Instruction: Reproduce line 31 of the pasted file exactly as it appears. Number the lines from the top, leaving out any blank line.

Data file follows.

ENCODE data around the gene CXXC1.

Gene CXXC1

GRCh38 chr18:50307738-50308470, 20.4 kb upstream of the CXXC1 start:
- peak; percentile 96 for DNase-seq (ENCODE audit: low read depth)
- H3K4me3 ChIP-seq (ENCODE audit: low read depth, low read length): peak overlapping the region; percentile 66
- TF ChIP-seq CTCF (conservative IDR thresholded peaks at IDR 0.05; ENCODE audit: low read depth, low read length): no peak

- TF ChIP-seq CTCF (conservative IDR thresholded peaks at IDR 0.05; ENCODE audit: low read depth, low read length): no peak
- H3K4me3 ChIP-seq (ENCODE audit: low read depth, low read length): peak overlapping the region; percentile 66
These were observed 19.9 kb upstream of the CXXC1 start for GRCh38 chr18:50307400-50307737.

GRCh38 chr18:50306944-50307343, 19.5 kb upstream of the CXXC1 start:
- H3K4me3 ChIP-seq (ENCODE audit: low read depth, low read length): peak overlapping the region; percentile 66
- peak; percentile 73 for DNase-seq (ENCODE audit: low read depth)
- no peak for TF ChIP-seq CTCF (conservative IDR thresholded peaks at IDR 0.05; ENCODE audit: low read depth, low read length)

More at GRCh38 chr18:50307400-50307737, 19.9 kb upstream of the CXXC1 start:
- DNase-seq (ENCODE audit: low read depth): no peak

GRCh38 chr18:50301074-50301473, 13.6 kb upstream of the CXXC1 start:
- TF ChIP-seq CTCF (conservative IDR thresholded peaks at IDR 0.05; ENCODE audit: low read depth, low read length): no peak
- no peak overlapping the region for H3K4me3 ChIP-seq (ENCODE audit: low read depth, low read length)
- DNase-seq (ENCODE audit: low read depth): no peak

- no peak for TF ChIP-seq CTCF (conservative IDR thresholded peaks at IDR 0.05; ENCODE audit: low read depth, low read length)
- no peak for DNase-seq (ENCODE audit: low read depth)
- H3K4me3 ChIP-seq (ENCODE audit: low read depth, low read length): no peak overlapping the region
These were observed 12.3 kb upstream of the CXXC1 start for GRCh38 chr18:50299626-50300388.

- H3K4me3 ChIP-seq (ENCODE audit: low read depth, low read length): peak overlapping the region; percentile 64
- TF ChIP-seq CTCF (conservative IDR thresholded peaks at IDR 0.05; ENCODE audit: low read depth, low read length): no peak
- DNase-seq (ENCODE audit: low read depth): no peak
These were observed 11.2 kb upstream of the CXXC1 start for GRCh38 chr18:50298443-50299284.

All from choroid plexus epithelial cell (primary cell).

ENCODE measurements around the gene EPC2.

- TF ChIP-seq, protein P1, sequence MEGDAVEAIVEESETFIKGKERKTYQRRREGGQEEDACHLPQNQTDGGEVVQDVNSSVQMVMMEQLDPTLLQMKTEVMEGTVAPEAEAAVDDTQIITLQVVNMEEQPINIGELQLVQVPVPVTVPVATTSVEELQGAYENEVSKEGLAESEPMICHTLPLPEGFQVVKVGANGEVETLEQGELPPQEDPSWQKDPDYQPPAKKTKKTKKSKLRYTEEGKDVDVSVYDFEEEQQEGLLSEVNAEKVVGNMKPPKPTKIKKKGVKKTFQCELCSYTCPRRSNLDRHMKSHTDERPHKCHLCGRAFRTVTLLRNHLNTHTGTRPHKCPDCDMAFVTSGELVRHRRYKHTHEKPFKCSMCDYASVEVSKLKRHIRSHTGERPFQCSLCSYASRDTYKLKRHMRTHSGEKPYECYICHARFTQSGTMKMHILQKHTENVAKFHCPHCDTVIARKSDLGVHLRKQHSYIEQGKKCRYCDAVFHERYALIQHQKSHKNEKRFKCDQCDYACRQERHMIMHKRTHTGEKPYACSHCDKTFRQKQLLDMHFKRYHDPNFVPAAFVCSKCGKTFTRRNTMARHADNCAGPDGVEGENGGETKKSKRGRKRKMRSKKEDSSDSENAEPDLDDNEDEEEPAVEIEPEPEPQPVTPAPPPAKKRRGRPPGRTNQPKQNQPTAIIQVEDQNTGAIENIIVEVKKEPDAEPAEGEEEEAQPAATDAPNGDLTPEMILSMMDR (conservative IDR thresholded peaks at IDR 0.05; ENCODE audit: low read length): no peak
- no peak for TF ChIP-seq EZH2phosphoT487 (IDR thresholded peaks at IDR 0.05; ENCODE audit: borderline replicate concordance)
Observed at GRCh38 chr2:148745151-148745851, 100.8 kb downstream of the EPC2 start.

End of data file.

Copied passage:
- no peak for TF ChIP-seq EZH2phosphoT487 (IDR thresholded peaks at IDR 0.05; ENCODE audit: borderline replicate concordance)